How a Marrow Grew
The Marrow Controversy began in a small Scottish village in 1717 when a young man struggled over a particular question posed to him during his oral ordination exam. The question, which was later labeled the “Auchterarder Creed” after the town itself, considered whether or not a person must forsake sin in order to come to Christ. When the local counsel voided the young man’s previously-granted license, he appealed to the General Assembly of the Church of Scotland. At the Assembly meeting, his license was restored, but the subject sparked a conversation between two Scottish pastors that would lead to the rediscovery of a controversial book from a previous generation.
As the two ministers began to further discuss the nature of offering the gospel to unbelievers, Thomas Boston (1676–1732), who would soon publish his beloved treatise, Human Nature in Its Fourfold State (1720), recommended a book to his friend John Drummond. That book was The Marrow of Modern Divinity, a largely-forgotten work written (most likely) by a London barber surgeon named Edward Fisher and published in two parts in 1645 and 1648. The brief conversation between Boston and Drummond soon led to the book being republished in Scotland and then published again with explanatory notes from Boston himself, despite the Scottish General Assembly’s condemnation of the book in 1720.
At the heart of the matter was an on-going debate over the nature of the law and the gospel and, specifically, how the grace of God ought to be preached to unbelievers. The Assembly accused the supporters of the Marrow of encouraging antinomianism, while the “Marrow Men” themselves feared that their Assembly had fallen into a dangerous form of legalism. For Boston and his friends, the very nature of the gospel was at stake in this controversy.
Grace in the Gospel
Although both the Marrow men and the General Assembly held to particular redemption as articulated in the Westminster Confession, the two sides disagreed on the proper way to offer the gospel to unbelievers. A specific statement in the Marrow exhorting ministers to go and tell every man that Christ had died for him became a centerpiece in the controversy. Boston celebrated this announcement because it highlighted the fullness of grace found in Christ as well as the free availability of God’s grace to all. By contrast, Boston feared that in suggesting that unbelievers must forsake sin first in order to experience grace (the implication of condemning the Auchterarder Creed), his opponents were making repentance a condition for rather than the result of grace. As Boston would demonstrate, such thinking was likely to cloud a believer’s thinking throughout his or her entire Christian journey.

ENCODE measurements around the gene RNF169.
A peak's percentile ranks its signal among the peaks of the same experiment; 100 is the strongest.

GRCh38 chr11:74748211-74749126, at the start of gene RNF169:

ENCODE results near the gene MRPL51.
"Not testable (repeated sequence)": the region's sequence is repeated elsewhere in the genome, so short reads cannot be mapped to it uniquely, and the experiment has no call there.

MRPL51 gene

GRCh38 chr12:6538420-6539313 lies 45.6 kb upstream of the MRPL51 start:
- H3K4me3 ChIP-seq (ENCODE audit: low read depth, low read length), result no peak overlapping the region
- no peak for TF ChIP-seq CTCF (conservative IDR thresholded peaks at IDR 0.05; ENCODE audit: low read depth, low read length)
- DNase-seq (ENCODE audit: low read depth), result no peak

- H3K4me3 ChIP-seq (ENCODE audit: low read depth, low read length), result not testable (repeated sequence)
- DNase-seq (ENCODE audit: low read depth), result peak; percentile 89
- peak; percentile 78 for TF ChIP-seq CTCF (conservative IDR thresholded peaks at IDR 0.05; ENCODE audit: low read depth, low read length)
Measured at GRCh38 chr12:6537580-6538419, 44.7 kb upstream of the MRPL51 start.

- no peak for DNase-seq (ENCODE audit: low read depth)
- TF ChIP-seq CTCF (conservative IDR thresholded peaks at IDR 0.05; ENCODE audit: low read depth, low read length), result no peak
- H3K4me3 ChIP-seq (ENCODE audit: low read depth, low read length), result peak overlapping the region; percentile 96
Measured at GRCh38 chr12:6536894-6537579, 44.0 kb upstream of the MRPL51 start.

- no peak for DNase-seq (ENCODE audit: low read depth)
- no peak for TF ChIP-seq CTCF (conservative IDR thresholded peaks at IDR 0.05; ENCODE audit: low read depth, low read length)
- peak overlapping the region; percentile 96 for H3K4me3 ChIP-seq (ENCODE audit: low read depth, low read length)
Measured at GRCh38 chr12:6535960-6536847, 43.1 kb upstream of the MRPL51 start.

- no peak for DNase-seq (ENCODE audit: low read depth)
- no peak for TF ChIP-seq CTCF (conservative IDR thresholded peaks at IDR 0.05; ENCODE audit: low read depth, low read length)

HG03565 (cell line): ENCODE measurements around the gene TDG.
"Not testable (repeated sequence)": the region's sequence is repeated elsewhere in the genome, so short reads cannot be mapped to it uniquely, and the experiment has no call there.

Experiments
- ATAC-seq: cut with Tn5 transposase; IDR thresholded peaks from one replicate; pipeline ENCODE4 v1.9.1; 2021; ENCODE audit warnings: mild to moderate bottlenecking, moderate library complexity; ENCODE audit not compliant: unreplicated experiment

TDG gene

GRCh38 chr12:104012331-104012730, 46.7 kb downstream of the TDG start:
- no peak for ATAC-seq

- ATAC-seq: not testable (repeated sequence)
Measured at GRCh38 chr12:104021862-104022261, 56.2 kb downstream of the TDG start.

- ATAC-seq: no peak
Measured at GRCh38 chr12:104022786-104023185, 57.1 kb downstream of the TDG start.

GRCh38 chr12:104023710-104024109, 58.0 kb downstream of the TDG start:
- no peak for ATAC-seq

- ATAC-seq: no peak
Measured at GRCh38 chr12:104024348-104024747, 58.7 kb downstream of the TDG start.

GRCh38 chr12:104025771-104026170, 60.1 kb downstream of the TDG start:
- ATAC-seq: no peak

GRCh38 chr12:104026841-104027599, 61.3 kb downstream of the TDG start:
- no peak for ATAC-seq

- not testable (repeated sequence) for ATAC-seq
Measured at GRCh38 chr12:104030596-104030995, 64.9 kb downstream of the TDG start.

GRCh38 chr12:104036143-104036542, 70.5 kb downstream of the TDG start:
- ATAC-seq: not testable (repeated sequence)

At the heart of this fallacy was a tendency to separate the blessings of salvation in Christ from Christ himself, an issue the church continues to struggle with today. When Christians abstract the gifts of Christ from the person of Christ, they subtly shift away from the gospel of the New Testament. In the eighteenth-century, this shift led some Calvinists to only offer the gospel to people who demonstrated signs of election. Such convictions left individuals examining their lives for the fruit of repentance in order to feel ready to repent and led to thinking of Christ as a means to an end. The flawed logic of these Calvinists is actually built on a similar line of reasoning as Arminians employ when they argue that one cannot offer the gospel to all without believing in universal redemption. In both instances, the blessings of salvation are separated from the Benefactor himself.
The New Testament, by contrast, emphasized the qualifications of Christ himself rather than…[To continue reading this summary, please see below....]
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